There is no telephoto mode either, which further limits the versatility of the Atom SE. It's not impossible to shoot decent videos with the drone, but the conditions must be perfect: no wind, plenty of diffused light, a straight flight path, etc. The Follow Me mode is okay, although you might not end up centred in the frame, and I quite enjoyed the Circle Flight mode. Again, you might need to adjust the camera angle for the best effect.
Potensic Atom SE review: Verdict
Despite the underwhelming camera performance, I thoroughly enjoyed the Potensic Atom SE experience. This little drone flies well and has plenty of top-notch features to get beginner drone pilots on board. It's great that the Atom SE offers many different flight modes and automated processes, making it an excellent beginner-friendly drone.
It's interesting to see that the Atom SE fails in the area all other Potensic drones do: camera performance. One would think the company would pay extra attention to this to ensure more people will choose their products over competitors, but the lack of footage quality could be just down to price, or more like, Potensic trying to keep the cost of the drone low enough.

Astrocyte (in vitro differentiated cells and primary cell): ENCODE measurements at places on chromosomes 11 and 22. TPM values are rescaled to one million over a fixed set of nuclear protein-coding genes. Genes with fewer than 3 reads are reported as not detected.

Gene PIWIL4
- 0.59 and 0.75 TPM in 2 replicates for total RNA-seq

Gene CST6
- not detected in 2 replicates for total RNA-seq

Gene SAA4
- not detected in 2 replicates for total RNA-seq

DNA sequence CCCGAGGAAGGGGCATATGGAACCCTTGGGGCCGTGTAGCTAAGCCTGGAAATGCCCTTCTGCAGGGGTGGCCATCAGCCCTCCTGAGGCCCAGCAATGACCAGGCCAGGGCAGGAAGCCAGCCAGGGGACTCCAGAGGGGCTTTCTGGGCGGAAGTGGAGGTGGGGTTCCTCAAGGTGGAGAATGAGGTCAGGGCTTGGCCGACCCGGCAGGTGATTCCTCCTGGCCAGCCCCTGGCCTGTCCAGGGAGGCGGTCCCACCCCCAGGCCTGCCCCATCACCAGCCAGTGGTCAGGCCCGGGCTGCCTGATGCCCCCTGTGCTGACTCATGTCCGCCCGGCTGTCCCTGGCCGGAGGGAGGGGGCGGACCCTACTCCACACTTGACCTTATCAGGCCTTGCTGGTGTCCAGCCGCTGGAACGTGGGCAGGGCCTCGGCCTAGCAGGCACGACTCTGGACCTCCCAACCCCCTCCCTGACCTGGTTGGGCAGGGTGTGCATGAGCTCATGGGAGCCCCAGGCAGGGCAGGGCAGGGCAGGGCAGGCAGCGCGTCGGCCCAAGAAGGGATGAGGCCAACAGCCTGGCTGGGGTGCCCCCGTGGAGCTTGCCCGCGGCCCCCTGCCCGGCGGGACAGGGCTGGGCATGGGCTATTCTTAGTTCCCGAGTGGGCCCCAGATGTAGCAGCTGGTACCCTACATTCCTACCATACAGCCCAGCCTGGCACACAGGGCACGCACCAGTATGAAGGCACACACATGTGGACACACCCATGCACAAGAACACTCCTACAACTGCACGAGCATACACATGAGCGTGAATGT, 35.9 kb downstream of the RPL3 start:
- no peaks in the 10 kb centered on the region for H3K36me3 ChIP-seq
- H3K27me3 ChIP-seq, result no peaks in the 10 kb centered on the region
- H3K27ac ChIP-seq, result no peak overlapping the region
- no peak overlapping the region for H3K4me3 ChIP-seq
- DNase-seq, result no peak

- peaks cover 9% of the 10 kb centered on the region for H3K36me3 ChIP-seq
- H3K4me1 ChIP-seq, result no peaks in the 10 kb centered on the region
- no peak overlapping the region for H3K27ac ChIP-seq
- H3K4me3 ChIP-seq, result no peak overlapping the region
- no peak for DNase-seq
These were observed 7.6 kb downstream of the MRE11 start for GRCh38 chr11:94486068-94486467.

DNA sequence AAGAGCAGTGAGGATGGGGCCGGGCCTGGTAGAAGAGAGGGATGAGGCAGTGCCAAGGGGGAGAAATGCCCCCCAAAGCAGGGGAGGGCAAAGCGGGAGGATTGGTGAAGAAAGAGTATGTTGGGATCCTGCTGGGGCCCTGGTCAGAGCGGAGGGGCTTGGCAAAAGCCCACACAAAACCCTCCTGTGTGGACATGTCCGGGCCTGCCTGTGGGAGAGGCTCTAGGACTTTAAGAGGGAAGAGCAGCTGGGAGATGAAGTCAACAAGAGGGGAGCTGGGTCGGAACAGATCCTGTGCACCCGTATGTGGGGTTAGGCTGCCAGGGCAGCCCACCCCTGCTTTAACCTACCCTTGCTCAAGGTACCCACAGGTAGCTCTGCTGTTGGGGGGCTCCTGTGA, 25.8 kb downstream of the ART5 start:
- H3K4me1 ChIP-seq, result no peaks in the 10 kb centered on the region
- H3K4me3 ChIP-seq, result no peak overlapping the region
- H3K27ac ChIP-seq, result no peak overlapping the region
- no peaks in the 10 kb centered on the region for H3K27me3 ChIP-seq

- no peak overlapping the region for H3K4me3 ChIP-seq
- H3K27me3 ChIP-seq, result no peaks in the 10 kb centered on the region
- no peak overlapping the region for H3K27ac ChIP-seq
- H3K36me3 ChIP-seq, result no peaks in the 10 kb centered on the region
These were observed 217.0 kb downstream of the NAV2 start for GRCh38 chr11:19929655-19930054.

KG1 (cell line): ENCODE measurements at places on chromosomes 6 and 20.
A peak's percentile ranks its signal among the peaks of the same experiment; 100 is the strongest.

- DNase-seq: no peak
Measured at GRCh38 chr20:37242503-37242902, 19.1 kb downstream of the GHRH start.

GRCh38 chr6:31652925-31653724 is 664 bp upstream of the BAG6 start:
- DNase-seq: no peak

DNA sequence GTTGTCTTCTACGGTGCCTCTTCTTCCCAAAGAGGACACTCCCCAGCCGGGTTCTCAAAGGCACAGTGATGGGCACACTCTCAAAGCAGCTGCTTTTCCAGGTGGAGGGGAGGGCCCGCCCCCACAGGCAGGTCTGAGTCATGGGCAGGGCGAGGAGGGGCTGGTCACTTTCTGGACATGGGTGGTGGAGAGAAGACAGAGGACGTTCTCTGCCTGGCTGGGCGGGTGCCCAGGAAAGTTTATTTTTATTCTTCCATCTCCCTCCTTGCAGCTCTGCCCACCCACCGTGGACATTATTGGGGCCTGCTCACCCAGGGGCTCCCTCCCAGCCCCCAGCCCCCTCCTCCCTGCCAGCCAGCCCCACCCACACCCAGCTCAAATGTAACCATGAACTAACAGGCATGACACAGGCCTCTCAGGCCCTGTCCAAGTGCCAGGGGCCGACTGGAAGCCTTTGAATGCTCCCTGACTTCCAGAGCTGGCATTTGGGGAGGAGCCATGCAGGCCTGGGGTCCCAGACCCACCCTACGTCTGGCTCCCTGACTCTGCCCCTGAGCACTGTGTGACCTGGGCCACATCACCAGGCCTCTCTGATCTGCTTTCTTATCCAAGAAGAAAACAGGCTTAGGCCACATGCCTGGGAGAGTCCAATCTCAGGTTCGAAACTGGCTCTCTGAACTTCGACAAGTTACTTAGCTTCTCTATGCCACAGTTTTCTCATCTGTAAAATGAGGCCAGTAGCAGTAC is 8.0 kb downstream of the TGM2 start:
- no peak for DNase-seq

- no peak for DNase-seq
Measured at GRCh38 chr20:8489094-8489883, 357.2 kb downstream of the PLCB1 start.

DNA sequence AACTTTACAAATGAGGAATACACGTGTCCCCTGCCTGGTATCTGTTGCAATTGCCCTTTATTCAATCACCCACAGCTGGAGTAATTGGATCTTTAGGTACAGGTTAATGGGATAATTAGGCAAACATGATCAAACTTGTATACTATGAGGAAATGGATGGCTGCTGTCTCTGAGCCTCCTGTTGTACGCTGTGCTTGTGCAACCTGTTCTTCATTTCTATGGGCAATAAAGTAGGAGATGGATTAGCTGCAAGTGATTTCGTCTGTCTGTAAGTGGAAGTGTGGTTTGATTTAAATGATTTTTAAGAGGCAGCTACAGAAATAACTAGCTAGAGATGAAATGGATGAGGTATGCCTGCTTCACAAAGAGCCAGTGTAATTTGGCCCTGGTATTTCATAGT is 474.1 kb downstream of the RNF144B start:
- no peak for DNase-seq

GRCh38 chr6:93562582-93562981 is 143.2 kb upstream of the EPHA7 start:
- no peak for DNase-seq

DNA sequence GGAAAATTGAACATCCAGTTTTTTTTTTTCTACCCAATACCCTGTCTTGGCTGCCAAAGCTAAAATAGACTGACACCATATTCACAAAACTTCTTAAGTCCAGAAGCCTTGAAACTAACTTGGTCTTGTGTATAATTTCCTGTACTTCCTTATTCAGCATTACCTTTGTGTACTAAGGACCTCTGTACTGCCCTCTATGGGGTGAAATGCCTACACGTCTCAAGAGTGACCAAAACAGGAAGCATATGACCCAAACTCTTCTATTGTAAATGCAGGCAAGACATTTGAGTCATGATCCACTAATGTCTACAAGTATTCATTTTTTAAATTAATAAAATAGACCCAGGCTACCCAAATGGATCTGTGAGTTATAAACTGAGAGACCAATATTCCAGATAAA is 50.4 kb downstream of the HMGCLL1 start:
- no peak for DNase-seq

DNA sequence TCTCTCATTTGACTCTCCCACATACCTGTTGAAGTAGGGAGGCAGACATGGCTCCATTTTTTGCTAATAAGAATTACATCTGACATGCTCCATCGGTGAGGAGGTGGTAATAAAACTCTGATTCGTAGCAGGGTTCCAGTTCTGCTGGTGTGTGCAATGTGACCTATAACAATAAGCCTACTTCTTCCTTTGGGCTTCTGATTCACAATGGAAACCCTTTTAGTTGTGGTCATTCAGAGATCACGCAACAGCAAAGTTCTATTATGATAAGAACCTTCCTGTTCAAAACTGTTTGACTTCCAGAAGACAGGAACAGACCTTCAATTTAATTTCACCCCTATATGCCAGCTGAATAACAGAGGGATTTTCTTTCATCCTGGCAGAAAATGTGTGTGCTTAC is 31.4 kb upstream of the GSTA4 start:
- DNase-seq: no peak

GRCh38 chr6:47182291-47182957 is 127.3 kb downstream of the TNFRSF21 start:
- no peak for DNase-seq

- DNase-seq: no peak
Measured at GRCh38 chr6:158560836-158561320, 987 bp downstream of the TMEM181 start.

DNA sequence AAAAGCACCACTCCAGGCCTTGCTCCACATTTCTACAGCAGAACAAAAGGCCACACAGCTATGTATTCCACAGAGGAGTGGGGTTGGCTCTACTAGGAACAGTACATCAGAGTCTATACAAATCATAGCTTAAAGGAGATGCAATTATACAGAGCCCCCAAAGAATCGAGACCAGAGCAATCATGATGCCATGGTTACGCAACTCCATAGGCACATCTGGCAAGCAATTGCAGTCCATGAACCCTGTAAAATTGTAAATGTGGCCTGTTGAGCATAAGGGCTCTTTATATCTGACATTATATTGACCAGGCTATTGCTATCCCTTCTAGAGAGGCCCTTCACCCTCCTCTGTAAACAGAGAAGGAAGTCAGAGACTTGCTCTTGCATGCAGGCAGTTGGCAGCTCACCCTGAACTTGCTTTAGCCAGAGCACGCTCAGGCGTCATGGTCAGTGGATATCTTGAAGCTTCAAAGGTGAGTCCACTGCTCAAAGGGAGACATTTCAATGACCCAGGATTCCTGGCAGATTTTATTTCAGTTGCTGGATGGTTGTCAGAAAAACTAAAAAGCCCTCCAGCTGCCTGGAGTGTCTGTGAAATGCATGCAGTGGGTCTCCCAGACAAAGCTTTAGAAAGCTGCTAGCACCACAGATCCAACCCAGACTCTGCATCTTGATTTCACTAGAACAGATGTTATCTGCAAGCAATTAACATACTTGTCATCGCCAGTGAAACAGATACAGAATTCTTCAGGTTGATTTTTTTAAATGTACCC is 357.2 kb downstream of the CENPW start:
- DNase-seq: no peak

If you're looking for a cheap DJI Mini alternative, consider the Atom SE. It's not massively more affordable than the DJI Mini 2 SE but offers higher-quality footage (which, as discussed above, isn't the case), more flying modes and extra features, making it more appealing to those who prioritise the flying experience over camera footage.
Potensic Atom SE review: Also consider
One obvious Atom Se alternative is the DJI Mini 2 mentioned above. It excels in every department, from its confidence-inspiring flight characteristics and rock-steady reliability to its plethora of in-flight safety tech and brilliant collection of pilot aids. It is right up there will the best small-bodied aerial tripods money can buy. Read Derek's full DJI Mini 2 review.
For those of you on a tighter budget, the DJI Mini 2 SE might be a better alternative. The feature set and performance of this dinky drone are beyond reproach at this price point. You miss out on some camera features compared to the Mini 2, but the DJI Mini 2 SE offers more than enough functionality for beginners. Read my full DJI Mini 2 SE review.
The pocket-sized Autel Evo Nano is equipped with a 1/2-inch camera for ravishing 4K footage and 48-megapixel stills, plus three-way obstacle avoidance for added in-flight safety. It's the first non-DJI camera drone to win T3's full five-star accolade. And deservedly so. Read our full Autel Evo Nano review (also by Derek).